Fluid Dynamics Assessment of Transcatheter Aortic Valve Replacement Performance
Ncho, Beatrice Enanga Eya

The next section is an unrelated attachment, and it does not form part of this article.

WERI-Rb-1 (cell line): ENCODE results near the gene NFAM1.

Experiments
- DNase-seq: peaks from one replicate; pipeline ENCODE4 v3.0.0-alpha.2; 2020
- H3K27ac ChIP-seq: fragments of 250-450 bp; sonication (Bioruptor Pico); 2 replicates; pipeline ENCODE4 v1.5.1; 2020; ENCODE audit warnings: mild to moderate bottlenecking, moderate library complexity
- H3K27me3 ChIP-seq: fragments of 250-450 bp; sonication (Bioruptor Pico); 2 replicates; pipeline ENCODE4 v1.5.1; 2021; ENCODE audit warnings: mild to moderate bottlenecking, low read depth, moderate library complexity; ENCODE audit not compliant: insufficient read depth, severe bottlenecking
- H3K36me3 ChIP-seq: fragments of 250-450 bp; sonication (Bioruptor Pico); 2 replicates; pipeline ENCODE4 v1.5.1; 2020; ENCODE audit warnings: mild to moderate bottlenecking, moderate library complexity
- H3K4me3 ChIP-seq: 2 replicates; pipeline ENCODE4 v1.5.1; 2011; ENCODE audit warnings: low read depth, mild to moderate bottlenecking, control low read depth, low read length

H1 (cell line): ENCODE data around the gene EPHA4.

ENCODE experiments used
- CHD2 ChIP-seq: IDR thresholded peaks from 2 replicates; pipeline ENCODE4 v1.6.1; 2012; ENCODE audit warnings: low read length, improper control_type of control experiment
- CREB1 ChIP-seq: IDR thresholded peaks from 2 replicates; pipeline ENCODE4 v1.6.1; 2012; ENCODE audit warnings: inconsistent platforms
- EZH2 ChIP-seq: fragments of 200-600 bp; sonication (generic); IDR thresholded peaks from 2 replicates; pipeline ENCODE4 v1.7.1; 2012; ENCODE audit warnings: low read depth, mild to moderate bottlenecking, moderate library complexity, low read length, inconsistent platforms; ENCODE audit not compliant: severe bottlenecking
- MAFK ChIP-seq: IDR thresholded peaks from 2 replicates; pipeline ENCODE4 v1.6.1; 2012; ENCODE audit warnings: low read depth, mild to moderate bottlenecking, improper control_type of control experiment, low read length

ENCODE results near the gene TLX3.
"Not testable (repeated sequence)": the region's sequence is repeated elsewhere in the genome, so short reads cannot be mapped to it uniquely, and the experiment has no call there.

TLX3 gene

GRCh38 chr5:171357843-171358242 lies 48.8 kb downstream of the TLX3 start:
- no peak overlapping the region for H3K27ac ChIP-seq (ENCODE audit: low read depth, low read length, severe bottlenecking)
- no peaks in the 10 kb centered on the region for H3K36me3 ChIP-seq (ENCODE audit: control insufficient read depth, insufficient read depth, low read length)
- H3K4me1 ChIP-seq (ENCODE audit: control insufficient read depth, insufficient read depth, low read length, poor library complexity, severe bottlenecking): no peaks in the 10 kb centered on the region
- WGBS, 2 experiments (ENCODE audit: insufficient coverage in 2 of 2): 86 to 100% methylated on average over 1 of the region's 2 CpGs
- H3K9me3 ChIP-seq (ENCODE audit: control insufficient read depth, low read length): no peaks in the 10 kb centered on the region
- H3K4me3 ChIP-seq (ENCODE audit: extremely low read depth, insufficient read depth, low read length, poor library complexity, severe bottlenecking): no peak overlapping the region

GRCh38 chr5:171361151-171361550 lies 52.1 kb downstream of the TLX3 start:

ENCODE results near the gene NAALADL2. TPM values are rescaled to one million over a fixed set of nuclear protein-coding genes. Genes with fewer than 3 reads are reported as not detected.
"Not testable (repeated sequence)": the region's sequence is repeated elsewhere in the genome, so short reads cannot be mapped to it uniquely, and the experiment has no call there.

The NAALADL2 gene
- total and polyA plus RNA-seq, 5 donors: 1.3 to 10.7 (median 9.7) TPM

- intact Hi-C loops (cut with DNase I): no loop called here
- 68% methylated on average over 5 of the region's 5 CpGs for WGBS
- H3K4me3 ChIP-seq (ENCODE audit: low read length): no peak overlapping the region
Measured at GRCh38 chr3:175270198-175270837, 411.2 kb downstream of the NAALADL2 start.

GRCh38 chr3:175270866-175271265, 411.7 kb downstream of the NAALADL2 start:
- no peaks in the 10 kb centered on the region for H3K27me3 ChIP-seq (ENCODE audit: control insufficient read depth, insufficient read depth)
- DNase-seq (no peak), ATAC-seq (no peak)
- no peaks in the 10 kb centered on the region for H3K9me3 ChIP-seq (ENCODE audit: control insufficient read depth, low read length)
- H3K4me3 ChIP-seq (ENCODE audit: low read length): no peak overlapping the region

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Transcatheter aortic valve replacement (TAVR) an alternative therapy to standardized surgical aortic valve replacement (SAVR) in the treatment of severe symptomatic aortic stenosis has evolved greatly in the last decade based on results from successful clinical trials. These trials revealed evidence of equivalence or superiority of TAVR to SAVR in low, intermediate, or high surgical risk patients, and these results have led to an expansion of TAVR guideline recommendations to accommodate more patients. The long-term success of this therapy is however threatened by some complications, one of which is leaflet thrombosis. In clinical practice, leaflet thrombosis has reported incidence rates ranging from 4.5 to 40% in different study populations. Although its causes are not clearly defined, studies indicate a combination of the TAV device, intra-procedural, and patient anatomical factors contribute to its occurrence. Mechanistic studies revealed that the unique ‘neo-sinus’ created by the device, patient anatomy, and the local flow characteristics surrounding the device are critical to the development of thrombosis. In addition, patient-specific flow studies confirmed a predictive link between neo-sinus flow stasis and severity of TAV leaflet thrombosis. The work presented in this dissertation aims to provide an improved understanding of the flow characteristics within the TAV neo-sinus and its surrounding, and elucidate device specific factors, and intra-procedural strategies that may contribute to minimizing flow stasis and reducing the risk of leaflet thrombosis. The flow phenomena will be quantified using two-dimensional particle image velocimetry techniques. Findings will promote the development of improved next generation valve replacement devices and provide support for intra-procedural strategies that could minimize flow stasis. Additionally, the experimental data will provide a reliable database necessary for verification and validation of computational simulations.